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Gary Younge
What Soccer Says About Us
They call it the ninety-minute nation. So long as England is playing soccer—a game that lasts ninety minutes—the country exists. The flags of

Dejected English football fans take stock after Sunday
England's identity crisis
With its flags rolled up, face paint scrubbed and crusader costumes duly folded, England is set to retire. Not the football team, although after Sunday's sorry performance against Germany that might be an idea, but the nation itself. For, when England's national team ceases to exist as a viable entity – as it did at the weekend – the nation and, to some extent, its national identity goes with it. Most of the flags that have been brandished these last few weeks will now disappear. When the final whistle blew in Bloemfontein, the ref called time on a 90-minute nation. The flag of St George that was flying over Downing Street on Sunday was replaced by a union flag on Monday morning.
These few who reached our shores for help face bureaucratic oblivion
At the Refugee and Migrant Justice centre in east London, people's fates lie strewn across the office, bound up by elastic bands in folders stacked on desks, stuffed in boxes or in piles on the floor. Each bundle represents a person, almost by definition a vulnerable person, attempting to navigate a labyrinthine system specifically designed and refined to exclude them. Each one contains potentially life and death information – documents, testimony, research and witness statements – that could make the difference between deportation and the right to remain. Barring intervention – legal, political, moral or financial (or possibly a mixture of all four) – by Wednesday, many of these files will be carted out of the door by receivers and cast into bureaucratic oblivion. Units of human misery about to become emblems of institutional neglect.

The barren Pacific island of Nauru, where Australia sent asylum-seeking Afghans in 2001. Photograph: Torsten Blackwood/AFP/Getty
Refugees: a problem that won't go away
In early September 2001 a group of mostly Afghan refugees on board a Norwegian freighter sought asylum in Australia from the Taliban. The Australians refused to let them in, in contravention of international law, and instead parked them for processing on the island of Nauru. Less than a fortnight later, a nation not vicious enough to protect refugees from was deemed dangerous enough to bomb. After the terror attacks on 11 September, Australia sent its troops to Afghanistan. In 2003, when some of the asylum seekers went on hunger strike to protest at their treatment, an Australian immigration department spokesman accused them of blackmail and said they should return to Afghanistan – the nation his country, among others, was bombing – and "get on with their lives".

Martin Luther King and his wife Coretta Scott King lead a black voting rights march from Selma, Alabama, to the state capital in Montgomery, a few weeks after Selma
The Saville report is for all our Bloody Sundays
At the foot of St Edmund Pettus Bridge in Selma, Alabama, a plaque stands to honour the 600 protesters who were trampled, truncheoned and teargassed by state troopers on 7 March 1965. It took place seven years before the events on Derry's Bogside, which sparked today's Saville report. They called it Bloody Sunday.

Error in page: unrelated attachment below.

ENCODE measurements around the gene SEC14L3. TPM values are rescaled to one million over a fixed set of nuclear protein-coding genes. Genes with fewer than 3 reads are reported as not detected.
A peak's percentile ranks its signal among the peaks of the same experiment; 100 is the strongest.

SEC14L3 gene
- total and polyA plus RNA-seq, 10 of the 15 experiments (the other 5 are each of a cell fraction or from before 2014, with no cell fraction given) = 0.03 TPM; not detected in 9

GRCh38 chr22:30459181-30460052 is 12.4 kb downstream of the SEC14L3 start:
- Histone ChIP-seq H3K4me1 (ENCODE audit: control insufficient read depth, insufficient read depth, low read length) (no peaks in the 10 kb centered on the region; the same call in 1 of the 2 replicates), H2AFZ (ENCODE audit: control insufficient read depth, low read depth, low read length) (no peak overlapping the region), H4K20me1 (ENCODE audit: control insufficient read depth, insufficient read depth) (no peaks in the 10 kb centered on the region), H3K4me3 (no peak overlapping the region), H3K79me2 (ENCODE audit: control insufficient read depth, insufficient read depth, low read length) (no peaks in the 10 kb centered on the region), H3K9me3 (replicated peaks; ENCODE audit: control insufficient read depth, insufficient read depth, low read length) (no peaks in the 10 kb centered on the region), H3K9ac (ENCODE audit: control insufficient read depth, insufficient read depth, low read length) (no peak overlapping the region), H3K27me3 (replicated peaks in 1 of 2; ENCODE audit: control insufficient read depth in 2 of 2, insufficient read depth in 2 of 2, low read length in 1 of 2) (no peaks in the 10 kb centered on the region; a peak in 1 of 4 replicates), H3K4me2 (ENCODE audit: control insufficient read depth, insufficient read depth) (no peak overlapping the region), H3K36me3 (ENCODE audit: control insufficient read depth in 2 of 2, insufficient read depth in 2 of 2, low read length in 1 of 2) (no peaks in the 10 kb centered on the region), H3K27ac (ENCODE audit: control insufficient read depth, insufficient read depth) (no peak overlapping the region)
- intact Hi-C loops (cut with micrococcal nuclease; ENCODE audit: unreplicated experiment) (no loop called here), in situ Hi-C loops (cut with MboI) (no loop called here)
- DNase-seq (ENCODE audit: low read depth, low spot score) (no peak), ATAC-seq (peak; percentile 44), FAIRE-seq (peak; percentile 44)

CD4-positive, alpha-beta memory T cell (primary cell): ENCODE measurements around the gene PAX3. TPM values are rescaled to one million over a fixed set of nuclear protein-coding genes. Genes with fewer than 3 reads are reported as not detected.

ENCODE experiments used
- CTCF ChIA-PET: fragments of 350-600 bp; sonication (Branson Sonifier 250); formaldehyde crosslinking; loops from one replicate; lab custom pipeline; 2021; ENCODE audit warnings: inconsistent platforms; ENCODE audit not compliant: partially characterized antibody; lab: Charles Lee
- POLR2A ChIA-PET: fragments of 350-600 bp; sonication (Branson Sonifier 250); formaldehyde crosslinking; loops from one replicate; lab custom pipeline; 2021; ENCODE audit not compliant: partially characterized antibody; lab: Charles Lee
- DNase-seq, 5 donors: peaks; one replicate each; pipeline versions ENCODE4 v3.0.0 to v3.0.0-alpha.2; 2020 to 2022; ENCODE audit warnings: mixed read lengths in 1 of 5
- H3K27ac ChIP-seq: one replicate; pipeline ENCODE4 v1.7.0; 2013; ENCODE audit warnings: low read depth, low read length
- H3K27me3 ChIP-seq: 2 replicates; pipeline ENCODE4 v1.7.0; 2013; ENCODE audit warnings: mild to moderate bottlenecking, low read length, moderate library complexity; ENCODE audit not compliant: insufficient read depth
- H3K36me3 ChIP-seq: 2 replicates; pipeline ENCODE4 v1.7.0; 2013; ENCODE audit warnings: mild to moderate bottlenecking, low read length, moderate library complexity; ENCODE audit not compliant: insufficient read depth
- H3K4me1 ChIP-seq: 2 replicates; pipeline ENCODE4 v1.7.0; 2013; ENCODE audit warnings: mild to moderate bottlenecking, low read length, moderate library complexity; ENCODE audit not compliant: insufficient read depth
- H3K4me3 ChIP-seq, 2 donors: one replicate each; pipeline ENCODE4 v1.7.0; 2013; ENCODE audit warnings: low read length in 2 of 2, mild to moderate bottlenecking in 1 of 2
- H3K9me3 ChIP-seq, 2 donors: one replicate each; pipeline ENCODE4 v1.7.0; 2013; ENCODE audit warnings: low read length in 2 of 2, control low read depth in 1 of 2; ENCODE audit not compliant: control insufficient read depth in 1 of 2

A rally in Brussels last month calls for Belgian unity. Photograph: Thierry Roge/Reuters
As the Belgian elections prove, language can be a divisive issue
Less than half an hour's train ride from the multilingual hub of Brussels, Eddie de Block, the trilingual (French, Flemish and English) mayor of Merchtem, defends the right to run a monolingual town. In a municipality with only 3% French-speakers he passed a law, a few years ago, that everybody must not only learn Flemish, a Dutch dialect, in school, but that even in the playground Flemish only should be spoken.
Tea Party is creating waves for Republicans
David Frum should stay away from Vegas. Clearly, the man who wrote Bush's axis of evil speech likes to gamble. But he's not very good at it. Back in February, when I interviewed him for a BBC Analysis programme, he dismissed the Tea Party movement as "a couple hundred thousand people" in "Paul Revere suits" whose influence was hyped by the media. "The Tea Party movement first presents a challenge to people who cover politics," he claimed. "Because they're vivid, because we're looking for what is exciting, there's always a tendency to overplay the importance of the people who are making the most noise."
Gay equality can't yet be claimed a western value, but it is a human right
In a brilliant exposé the Guardian reported how a lone man held up a pink triangle at a demonstration of the English Defence League – one of the most openly anti-immigrant and Islamophobic organisations in the country. When the reporter asked him what it was for he replied nervously: "This is the symbol gay people were made to wear under Hitler. Islam poses the same threat and we are here to express our opposition to that."
Europe’s Democracy Deficit
Imagine NAFTA as a tiny
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Stranger in a Strange Land – Encounters in the Disunited States
book review
'It often takes an outsider to look inside. This is especially true of the United States.'
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